Journal of the New Zealand Medical Association, 18-August-2006, Vol 119 No 1240
Quality improvement in New Zealand healthcare. Part 4: achieving effective care through clinical indicators
John Buchanan, Allan Pelkowitz, Mary Seddon, on behalf of EPIQ*
[*Effective Practice Informatics and Quality (EPIQ) based at the School of Population Health, Faculty of Medicine & Health Sciences, Auckland University]
Performance indicators, key performance indicators (KPIs), and clinical indicators—what are they, how do they differ, and how are they used? In this article we will attempt to answer these questions and equip clinicians with the tools to spot useful clinical indicators.
Performance indicators were placed firmly on the healthcare agenda in 1986 when the Joint Commission on the Accreditation of Health Care Organisations (JCAHO) in the United States launched an “Agenda for Change” to modernise the accreditation process. The attempt to collect and report “performance” data was a centrepiece for the JCAHO’s new direction.1
Performance data incorporated into accreditation was to be used to satisfy the demand by the payers of healthcare, for objective evidence on the quality of that care. At the same time, healthcare organisations were progressively embracing the concept of “continuous quality improvement” (CQI) and exploring the role of performance indicators in the quest to improve the effectiveness of care. Data generated through the use of reliable and valid performance measures were recognised as central to the CQI process.
Thus from the outset there have been two principal uses of performance indicators:
The distinction is very important because, as Freeman3 has pointed out, the use of performance indicators in assurance and performance management systems—summative indicators—has the potential to undermine the conditions required for continuous quality improvement in the clinical setting. Summative performance indicators (e.g. accreditation, Pay for Performance) may increase compliance costs, meaning that there is less money available for CQI. If they are used to ‘punish’ behaviour they may also drive down innovation and trust, leading to gaming of data.
Clinical indicators are a subset of performance indicators. They have been variously defined but they are essentially “an objective measure of either the process or outcome of patient care in quantitative terms.”4 They are usually rate based with a numerator and denominator, both of which must be clearly defined. They do not measure quality directly, but flag potential problems and possible opportunity to improve care.5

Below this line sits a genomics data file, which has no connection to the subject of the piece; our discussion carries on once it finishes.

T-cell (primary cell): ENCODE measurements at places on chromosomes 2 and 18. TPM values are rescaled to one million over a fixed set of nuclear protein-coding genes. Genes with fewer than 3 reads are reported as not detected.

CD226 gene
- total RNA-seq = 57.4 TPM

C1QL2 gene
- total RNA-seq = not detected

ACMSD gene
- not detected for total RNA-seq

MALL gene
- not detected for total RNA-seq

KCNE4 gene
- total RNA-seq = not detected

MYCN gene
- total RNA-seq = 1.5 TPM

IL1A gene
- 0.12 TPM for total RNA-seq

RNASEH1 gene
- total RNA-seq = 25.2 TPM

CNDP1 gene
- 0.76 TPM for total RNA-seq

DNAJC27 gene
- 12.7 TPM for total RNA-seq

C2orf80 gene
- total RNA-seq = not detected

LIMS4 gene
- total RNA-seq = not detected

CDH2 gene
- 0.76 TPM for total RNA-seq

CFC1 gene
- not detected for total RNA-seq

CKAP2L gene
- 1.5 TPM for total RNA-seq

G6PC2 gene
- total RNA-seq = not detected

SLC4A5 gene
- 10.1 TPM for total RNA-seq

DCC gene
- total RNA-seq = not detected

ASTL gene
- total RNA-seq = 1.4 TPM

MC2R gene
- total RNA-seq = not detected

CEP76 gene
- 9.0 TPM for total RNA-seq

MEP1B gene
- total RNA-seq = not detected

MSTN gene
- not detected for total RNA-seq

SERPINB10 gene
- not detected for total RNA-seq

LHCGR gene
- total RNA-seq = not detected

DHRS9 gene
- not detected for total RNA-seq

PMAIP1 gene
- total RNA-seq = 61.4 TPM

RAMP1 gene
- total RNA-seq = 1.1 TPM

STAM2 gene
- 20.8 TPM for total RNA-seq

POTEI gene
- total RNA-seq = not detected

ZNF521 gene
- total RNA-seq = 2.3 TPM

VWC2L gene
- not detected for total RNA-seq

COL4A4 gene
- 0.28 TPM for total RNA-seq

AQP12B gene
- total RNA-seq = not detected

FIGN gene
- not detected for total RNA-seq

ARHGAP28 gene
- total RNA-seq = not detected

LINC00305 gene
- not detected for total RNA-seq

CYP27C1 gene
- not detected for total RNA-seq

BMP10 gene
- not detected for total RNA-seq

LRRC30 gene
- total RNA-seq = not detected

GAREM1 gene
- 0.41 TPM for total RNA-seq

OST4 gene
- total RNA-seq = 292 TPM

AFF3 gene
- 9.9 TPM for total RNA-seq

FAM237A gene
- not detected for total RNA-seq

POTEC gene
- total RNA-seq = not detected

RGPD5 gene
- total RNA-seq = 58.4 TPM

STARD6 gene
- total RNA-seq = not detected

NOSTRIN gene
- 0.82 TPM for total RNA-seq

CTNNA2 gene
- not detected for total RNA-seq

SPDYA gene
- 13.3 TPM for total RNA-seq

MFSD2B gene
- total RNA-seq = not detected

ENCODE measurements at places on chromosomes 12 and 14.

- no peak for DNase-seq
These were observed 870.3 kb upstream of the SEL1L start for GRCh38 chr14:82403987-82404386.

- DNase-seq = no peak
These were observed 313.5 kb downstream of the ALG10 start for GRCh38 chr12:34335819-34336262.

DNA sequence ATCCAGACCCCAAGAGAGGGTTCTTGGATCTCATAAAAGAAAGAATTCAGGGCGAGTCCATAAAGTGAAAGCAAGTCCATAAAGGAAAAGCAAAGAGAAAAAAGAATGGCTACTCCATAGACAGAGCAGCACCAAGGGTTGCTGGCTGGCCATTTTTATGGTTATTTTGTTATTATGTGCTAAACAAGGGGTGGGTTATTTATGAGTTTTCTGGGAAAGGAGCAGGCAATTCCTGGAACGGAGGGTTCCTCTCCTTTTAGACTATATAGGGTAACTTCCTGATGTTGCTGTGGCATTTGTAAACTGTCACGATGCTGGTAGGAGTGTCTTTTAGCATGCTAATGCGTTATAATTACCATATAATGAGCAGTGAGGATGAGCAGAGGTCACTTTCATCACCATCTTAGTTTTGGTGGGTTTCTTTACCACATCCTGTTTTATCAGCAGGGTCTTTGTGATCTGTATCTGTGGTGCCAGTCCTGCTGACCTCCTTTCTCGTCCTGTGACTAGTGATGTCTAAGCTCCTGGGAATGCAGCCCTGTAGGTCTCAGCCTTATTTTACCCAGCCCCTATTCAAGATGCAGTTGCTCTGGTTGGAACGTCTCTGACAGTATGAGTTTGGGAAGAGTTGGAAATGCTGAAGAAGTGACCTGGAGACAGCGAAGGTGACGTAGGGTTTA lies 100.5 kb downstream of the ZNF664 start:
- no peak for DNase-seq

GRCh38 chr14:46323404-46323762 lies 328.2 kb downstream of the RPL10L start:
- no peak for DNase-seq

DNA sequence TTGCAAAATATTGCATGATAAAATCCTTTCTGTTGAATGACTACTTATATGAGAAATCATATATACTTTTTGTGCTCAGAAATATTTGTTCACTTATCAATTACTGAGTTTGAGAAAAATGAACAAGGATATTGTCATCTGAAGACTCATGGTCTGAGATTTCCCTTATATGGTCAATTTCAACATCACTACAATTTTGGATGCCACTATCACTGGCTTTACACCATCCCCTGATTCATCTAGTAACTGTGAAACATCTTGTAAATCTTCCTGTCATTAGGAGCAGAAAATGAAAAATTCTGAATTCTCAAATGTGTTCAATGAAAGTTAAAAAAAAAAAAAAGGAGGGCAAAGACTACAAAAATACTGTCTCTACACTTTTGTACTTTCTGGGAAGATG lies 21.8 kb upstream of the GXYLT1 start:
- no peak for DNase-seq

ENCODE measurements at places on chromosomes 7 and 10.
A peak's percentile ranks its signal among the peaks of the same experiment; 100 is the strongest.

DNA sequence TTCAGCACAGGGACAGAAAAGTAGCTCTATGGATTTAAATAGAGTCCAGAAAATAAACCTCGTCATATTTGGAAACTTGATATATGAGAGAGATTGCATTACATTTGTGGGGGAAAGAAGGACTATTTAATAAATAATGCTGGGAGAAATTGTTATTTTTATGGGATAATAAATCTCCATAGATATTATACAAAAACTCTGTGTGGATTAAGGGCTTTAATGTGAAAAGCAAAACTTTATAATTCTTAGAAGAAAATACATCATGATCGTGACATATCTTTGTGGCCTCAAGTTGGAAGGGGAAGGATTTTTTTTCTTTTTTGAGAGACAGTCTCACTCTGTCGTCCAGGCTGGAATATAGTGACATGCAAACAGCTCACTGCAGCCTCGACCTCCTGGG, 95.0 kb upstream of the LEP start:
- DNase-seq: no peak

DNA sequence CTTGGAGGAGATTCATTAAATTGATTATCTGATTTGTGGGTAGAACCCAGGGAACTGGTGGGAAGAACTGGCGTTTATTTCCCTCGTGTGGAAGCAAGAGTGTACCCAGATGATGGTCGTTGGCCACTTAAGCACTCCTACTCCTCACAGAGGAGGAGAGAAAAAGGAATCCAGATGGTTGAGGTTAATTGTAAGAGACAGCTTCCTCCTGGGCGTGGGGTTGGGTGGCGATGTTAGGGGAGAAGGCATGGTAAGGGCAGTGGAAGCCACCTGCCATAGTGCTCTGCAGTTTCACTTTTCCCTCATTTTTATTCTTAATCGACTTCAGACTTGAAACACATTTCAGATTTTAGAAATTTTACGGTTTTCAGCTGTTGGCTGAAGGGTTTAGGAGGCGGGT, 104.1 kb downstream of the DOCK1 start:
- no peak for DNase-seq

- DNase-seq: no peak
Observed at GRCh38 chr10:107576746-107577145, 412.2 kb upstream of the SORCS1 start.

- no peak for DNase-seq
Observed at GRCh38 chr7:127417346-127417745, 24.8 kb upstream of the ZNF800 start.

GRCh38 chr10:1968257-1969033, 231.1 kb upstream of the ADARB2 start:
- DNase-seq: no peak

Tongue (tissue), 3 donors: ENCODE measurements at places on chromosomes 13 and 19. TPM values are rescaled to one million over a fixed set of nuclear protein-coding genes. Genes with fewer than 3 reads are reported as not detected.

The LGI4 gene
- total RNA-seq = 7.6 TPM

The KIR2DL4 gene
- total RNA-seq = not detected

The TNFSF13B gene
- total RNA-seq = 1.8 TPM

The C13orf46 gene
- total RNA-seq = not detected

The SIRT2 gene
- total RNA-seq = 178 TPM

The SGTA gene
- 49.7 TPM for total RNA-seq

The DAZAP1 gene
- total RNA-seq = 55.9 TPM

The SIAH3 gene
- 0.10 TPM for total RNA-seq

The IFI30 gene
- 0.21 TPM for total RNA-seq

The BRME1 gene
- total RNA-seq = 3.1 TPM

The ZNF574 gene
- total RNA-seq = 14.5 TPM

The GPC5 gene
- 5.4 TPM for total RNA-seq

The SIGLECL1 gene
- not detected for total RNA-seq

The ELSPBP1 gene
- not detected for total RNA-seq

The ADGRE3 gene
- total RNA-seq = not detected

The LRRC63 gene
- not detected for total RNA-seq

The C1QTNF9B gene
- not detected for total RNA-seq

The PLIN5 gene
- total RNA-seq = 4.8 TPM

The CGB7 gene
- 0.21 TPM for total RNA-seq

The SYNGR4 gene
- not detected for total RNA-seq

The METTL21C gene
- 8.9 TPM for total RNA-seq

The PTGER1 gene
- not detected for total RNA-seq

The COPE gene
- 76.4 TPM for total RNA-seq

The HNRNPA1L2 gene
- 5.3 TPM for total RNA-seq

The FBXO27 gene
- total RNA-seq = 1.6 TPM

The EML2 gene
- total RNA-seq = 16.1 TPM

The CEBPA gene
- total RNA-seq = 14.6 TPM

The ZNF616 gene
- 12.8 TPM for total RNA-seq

It is important to appreciate that “The benefits to be gained from the use of clinical indicators do not lie in the collection of the data, but in how those data are used; that is, in the data analysis and the actions taken to achieve sustained improvements in clinical practice. Clinical indicators do not ‘work’ unless used effectively by clinicians and managers to bring about improvements.”6
There are different objectives for clinical indicators, depending on who is using the indicators and whether the assessment is intended to be summative or formative. They can be used by the “manager” to control clinical behaviour, usually with the aim of decreasing costs. They can also be used by the Ministry of Health as international benchmarks, and as a means to direct funding.
For clinicians, the prime objective is to use clinical indicators to improve patient care. They do this by measuring an aspect of care over time, using indicators as flags to possible problem areas and/or potential areas for improvement. Clinical indicators can also be used to provide evidence that any changes introduced have in fact resulted in improvements in care provided. Clinical involvement from the “bottom-up” helps to ensure that indicators are used as a formative mechanism for quality improvement in patient care, rather than as summative mechanisms for “top-down” external accountability with a focus on “assurance” rather than “improvement
Most of the clinical indicators in use in New Zealand hospitals are derived from the Australian Council on Healthcare Standards (ACHS) indicator sets that have been developed in conjunction with Australian and New Zealand Medical Colleges, Associations, and Societies since 1989.5
The aims of the ACHS indicator program are laudable (to increase the involvement of clinicians in evaluation and quality improvement activities, and to facilitate the collection of national data on the processes and outcomes of patient care)—but there are several problems with the current reliance on the ACHS indicator set.
Firstly, the ACHS clinical indicators are mostly not evidence-based, and they do not adequately represent the subspecialties within the many disciplines. Secondly, forced use of externally derived clinical indicators removes clinical ownership and makes their use for quality improvement less likely. And, thirdly, benchmarking against a standard can have the effect of encouraging complacency once the benchmark is reached, which is at variance with the continuing quality improvement ethos.